Below are some tools to help you reach your educational goals.
High School Equivalency Diploma: Depending on where you live, you will need to take either the GED® test or HiSET® exam. Many programs offer free or low-cost classes. Learn more.
Trade Programs: Looking to complete a trade program to get licensed or certified, click here.
Adult Education Centers: Located in various places such as libraries, high schools, and community colleges, adult education centers offer a wide range of courses. Plus, training at these centers is often free of charge. Learn more.
Email is a free and reliable form of communication that enables you to send and receive information in letter format, including documents, photos, and videos.
Service Providers: Google, Yahoo, and Microsoft Outlook provide free email services.
Internet: You will need an internet/Wi-Fi connection to access your email from a computer or phone. If you do not have your own Wi-Fi, libraries offer free internet as well as computers for use.
Choosing a Username: Be sure to keep your email address short, simple, and relevant. A professional address will help to convey credibility and trustworthiness, especially when communicating with potential employers. Example: [email protected]
Appropriate housing may be difficult to find due to financial or background requirements. Federal housing opportunities are available for low-income families, and halfway houses can help you through early sobriety.
Federal Housing: The Housing Choice Voucher Program, formerly known as Section 8, connects individuals with public housing and helps pay for rent. Check eligibility.
Transitional Housing: For individuals that struggle with substance abuse, transitional housing, known as halfway houses, provide structured living in a group setting. Find halfway houses near you.
Shelter Housing: Shelters offer temporary housing for individuals in emergencies such as a sudden eviction or domestic violence situations. Find local shelters near you.
Rentals: Rental sites such as apartments.com can help you find housing within your budget.
Identification documentation is necessary for most aspects of life—to secure employment and housing, apply for benefits, access treatment, and much more.
Birth Certificate:Contact the Office of Vital Records in the state in which you were born to learn about the process.
Driver’s License/State ID: A driver’s license or state ID are the most acceptable forms of photo identification. Learn what documents you will need, and find a local Department of Motor Vehicle office near you.
Finding a job with a criminal record can be overwhelming. Narrow down your interests with a career assessment, learn how to write a resume, prepare for an interview, and apply for jobs at companies willing to give you a second chance.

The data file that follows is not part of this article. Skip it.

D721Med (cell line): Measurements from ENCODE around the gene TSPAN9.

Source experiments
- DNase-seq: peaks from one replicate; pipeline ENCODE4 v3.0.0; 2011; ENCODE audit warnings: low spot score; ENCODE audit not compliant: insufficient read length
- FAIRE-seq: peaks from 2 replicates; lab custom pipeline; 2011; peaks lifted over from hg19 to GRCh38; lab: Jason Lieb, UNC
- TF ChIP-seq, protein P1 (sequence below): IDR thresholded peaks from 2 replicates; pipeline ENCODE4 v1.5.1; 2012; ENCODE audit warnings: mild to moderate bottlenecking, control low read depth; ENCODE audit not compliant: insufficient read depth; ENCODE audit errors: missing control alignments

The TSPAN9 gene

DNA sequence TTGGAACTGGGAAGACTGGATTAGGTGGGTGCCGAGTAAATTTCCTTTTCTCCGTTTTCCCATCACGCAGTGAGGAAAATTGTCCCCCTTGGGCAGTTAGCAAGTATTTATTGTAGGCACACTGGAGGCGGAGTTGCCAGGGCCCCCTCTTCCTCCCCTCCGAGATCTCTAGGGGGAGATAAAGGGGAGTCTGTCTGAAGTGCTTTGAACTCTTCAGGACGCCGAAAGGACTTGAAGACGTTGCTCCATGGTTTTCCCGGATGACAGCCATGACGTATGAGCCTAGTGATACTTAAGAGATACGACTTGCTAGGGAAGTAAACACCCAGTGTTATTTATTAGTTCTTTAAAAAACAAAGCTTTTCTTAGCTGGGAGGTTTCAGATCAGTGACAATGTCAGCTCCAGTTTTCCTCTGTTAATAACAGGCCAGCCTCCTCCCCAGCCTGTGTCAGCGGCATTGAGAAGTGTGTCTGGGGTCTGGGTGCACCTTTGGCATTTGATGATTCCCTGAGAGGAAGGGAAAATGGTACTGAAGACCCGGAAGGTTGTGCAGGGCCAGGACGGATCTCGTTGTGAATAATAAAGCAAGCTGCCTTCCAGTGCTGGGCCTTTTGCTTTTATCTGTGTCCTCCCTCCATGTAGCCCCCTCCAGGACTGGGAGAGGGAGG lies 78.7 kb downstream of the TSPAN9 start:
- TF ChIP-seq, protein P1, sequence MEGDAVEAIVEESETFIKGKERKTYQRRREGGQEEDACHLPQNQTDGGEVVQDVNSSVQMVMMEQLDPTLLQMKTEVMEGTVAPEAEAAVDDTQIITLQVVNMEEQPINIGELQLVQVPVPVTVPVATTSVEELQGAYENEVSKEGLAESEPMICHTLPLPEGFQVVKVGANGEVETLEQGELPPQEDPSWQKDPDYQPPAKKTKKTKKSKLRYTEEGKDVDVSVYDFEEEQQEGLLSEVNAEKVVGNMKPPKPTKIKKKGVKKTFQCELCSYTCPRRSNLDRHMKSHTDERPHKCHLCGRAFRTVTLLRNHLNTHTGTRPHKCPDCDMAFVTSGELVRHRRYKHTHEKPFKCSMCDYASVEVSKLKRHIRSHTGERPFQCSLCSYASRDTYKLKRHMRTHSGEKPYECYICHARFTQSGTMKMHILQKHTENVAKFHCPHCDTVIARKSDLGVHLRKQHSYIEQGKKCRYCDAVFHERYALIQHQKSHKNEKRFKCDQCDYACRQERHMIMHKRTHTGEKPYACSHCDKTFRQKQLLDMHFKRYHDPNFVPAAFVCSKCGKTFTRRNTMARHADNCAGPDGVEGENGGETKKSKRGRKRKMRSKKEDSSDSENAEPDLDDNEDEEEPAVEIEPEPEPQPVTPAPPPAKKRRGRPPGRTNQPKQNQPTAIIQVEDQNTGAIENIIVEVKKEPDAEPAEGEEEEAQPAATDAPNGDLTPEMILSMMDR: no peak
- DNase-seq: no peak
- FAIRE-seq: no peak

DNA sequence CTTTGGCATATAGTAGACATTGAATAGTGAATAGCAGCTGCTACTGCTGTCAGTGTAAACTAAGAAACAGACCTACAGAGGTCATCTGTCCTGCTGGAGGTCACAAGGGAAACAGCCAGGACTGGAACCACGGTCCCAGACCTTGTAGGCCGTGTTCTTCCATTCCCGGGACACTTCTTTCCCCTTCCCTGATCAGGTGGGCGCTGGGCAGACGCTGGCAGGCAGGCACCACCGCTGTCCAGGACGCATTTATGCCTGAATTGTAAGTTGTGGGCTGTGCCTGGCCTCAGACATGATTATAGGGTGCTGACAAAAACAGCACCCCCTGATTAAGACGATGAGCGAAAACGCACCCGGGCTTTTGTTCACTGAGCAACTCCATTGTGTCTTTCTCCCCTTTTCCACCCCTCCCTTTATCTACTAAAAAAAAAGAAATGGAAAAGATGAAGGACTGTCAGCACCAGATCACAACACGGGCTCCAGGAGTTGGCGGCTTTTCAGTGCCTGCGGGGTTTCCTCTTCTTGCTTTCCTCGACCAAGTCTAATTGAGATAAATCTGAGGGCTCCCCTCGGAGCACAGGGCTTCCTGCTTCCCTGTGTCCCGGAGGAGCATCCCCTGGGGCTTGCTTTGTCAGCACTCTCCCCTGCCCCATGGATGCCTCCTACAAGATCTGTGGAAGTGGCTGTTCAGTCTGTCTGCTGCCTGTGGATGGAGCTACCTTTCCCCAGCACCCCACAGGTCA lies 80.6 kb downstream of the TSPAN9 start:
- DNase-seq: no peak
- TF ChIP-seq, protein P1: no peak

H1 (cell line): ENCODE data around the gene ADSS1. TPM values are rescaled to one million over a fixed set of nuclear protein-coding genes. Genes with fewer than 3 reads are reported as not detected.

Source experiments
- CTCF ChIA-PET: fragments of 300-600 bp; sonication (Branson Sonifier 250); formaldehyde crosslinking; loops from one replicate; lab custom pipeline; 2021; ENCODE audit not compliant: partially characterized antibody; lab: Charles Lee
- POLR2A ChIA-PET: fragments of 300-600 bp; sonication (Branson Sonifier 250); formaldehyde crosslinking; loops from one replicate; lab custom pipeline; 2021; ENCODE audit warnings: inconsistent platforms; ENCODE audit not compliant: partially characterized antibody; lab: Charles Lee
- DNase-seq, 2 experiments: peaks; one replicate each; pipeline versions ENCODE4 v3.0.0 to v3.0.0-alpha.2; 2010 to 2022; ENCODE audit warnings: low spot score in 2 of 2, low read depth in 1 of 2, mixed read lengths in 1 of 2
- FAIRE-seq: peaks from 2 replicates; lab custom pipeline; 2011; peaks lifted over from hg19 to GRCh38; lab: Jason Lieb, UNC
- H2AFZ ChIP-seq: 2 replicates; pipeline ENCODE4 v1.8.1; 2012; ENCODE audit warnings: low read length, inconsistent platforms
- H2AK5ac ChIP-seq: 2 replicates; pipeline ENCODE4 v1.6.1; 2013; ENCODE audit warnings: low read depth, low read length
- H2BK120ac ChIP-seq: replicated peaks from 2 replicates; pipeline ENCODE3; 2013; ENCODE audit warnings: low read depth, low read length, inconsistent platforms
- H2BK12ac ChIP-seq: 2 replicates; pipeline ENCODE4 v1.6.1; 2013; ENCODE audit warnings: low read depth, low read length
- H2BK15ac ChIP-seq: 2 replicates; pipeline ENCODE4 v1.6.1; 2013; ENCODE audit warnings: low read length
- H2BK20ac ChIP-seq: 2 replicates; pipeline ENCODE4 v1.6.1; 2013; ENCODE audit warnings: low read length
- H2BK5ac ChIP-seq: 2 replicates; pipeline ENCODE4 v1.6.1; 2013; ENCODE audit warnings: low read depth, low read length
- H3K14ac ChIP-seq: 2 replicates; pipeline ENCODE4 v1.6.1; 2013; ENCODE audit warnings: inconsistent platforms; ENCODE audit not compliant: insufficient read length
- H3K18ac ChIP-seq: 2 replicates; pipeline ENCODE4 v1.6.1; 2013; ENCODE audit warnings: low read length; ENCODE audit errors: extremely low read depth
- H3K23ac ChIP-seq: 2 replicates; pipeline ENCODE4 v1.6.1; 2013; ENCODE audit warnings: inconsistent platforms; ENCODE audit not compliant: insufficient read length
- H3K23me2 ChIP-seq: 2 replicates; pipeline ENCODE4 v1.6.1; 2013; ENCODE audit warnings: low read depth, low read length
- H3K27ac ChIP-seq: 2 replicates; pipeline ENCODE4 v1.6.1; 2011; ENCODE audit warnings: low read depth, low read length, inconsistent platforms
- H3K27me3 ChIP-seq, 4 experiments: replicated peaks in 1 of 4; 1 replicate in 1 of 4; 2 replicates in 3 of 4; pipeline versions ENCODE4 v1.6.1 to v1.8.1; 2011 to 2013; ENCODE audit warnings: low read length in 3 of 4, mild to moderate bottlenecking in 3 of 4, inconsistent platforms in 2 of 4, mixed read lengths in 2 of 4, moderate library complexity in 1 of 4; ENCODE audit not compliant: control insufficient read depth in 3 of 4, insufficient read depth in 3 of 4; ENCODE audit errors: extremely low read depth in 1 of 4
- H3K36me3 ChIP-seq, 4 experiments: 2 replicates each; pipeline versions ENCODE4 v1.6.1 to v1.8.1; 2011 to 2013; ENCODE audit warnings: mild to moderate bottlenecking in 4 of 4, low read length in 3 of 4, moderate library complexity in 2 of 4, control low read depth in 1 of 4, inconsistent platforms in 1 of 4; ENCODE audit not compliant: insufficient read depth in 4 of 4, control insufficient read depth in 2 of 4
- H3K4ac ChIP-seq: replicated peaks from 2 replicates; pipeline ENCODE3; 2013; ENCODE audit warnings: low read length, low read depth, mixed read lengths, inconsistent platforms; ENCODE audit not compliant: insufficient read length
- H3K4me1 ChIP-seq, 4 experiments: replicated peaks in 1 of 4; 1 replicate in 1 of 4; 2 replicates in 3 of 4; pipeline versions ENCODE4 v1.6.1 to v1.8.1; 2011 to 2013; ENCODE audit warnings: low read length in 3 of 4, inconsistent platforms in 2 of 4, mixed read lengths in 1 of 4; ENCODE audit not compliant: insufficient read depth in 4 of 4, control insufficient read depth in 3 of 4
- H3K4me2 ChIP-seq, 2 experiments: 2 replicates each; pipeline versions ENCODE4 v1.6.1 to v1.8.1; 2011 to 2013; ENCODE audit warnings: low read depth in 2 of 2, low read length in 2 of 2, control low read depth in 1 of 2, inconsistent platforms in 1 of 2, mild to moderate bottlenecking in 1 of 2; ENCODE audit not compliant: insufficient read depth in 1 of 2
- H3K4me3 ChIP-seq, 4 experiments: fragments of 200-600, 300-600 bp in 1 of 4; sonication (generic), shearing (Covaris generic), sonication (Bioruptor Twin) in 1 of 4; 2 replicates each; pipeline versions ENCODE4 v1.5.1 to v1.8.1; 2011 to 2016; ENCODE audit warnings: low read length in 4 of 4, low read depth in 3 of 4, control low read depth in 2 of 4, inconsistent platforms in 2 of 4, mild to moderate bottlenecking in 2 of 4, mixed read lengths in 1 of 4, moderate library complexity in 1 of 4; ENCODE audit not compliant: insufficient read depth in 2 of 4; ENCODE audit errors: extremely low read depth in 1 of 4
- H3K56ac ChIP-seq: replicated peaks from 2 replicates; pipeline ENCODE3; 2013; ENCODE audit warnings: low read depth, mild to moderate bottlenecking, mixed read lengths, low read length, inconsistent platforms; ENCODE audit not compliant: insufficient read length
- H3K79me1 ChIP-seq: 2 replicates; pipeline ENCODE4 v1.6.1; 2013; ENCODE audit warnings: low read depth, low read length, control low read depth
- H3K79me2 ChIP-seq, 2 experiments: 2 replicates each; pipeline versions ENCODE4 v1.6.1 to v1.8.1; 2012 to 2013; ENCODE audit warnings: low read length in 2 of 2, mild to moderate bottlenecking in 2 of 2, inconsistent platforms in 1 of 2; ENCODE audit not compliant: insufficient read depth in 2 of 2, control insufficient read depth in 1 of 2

Click here for more information on how to find a job.
Records Pre-incarceration: Most facilities have a form you can fill out to request your medical records. If they do not have a request form, contact your last known medical provider by writing a letter, and include your name, social security number, date of birth, address, phone number, and the records you are requesting.
Records During Incarceration: This process and guidelines vary by state. Some facilities may charge you for copies of your medical records, while some will allow you to review your records, but they may not release copies, and some facilities may deny your request altogether. You will likely not be allowed to view your psychotherapy notes or your records if they are being used as a part of a trial or investigation. Ask someone at the facility to explain the process.
If you are unable to pay off your fines and fees, talk to your officer, judge, or public defender office sooner rather than later. If you do not have the resources to pay off your fees, you may be able to complete community service instead.
Apply: If you are eligible, you can also apply for benefits online.
Disability: To receive disability benefits, you will need to provide documents such as birth certificate, proof of citizenship, military discharge papers, or medical records. Review this checklist to ensure you have everything you need, then apply online.
Sobriety is one of the most important aspects of successful reentry, and oftentimes the transition from incarceration to the community can trigger a relapse. There are many treatment and support options to help you maintain sobriety.
Substance Use Providers:Find a service provider in your area.
12-Step Meetings:Find a 12-step program near you for a wide range of support.
Voting rights vary depending on the state in which you live, your conviction type, and number of convictions. Many states restore voting rights after prison, parole, or probation, but there are a few exceptions. Depending on the state, your voting rights might be automatically restored, or you may have to apply for restoration.
GEO Reentry Connect is a comprehensive resource for individuals who have been incarcerated. Find resources you need upon release from prison or jail–employment, housing, education, family services, treatment, and more.